What books shaped late conservative British Prime Minister Margaret Thatcher?
Nile Gardiner and Stephen Thompson, authors of the recently released “Margaret Thatcher on Leadership: Lessons for American Conservatives Today,” told The Daily Caller the former British Prime Minister, who passed away earlier this year, “was an avid reader throughout her life.”
“Books that had a major impact on shaping her worldview included Friedrich Hayek’s ‘The Road to Serfdom,’ Adam Smith’s ‘The Wealth of Nations,’ John Stuart Mill’s ‘On Liberty,’ and anything by Winston Churchill,” the authors said in an email. “She was also influenced by Edmund Burke.”
“In addition Thatcher loved history books,” they added. “Her favorite historians included Robert Conquest, Andrew Roberts and Norman Stone.”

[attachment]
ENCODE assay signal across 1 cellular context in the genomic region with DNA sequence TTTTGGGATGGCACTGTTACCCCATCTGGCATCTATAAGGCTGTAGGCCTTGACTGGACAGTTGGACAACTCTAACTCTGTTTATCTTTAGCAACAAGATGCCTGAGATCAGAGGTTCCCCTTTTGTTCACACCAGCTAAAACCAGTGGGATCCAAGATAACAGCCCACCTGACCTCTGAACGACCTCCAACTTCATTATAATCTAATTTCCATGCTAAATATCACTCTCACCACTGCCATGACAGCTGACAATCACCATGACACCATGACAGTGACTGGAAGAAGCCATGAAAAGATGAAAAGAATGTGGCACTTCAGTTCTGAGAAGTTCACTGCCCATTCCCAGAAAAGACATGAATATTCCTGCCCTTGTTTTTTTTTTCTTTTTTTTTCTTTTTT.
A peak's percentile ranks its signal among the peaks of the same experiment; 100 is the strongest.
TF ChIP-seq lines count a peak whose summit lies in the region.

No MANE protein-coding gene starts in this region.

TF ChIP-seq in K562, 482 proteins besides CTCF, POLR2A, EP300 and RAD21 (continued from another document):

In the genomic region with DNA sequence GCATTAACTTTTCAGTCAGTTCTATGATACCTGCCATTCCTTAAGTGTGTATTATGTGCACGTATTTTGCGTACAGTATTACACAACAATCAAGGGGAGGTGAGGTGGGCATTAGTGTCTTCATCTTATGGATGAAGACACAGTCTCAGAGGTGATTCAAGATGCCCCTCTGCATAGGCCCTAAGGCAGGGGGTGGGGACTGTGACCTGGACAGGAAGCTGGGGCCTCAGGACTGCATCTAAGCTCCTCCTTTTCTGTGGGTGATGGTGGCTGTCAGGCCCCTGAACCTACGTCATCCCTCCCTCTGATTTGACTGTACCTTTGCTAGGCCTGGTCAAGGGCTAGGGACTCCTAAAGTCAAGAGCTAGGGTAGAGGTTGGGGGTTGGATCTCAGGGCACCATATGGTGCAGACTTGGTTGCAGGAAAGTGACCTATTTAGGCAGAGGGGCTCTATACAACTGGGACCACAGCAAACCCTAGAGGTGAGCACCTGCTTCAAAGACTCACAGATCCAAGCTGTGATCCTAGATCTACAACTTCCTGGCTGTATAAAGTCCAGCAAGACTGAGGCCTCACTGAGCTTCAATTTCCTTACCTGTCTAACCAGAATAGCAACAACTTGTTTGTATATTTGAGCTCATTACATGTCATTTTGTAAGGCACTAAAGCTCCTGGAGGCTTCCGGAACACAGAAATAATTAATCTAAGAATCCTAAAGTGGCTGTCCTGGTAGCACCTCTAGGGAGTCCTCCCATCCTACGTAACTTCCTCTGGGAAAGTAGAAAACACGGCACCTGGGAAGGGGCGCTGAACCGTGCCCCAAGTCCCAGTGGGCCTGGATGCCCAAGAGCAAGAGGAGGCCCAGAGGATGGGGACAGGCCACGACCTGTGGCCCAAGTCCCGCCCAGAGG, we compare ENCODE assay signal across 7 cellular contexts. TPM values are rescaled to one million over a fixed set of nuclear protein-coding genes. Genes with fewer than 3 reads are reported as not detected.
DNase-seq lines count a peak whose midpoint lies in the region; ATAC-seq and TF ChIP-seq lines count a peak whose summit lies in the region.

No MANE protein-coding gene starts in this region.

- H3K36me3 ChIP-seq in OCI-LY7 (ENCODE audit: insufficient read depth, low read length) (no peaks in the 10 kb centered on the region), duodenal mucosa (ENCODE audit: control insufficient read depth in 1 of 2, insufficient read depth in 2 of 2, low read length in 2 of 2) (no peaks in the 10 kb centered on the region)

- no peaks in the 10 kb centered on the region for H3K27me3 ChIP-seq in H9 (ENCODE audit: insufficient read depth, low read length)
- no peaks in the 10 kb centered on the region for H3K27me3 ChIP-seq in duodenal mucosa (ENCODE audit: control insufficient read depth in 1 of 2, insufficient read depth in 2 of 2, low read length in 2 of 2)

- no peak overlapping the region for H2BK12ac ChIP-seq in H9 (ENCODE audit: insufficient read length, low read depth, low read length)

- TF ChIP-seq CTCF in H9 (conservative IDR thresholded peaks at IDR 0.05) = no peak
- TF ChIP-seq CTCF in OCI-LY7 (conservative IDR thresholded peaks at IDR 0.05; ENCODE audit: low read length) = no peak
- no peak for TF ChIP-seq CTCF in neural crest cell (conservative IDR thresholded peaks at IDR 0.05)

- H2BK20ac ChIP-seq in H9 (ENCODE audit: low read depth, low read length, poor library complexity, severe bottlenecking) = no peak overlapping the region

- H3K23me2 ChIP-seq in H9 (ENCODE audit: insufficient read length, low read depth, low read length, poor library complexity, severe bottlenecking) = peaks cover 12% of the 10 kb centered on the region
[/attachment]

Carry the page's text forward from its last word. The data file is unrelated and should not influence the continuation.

Gardiner, who directs the Margaret Thatcher Center for Freedom at the Heritage Foundation, was a foreign policy aide to Thatcher in her post Downing Street years. A writer and consultant in Washington, D.C., Thompson lived in the United Kingdom during much of Thatcher’s prime ministership.
Gardnier and Thompson say that Thatcher “was always a conservative.”
“Margaret Thatcher was always a conservative, even during childhood,” they told TheDC. “She learned the importance of running a small business from her time working for her father’s grocer’s shop in Grantham. She was also strongly influenced by her father’s sermons as a Methodist lay preacher, which were infused with a strong conservative message. She greatly admired Sir Winston Churchill, Britain’s Conservative Prime Minister during World War Two (who later led Britain again from 1951 to 1955).”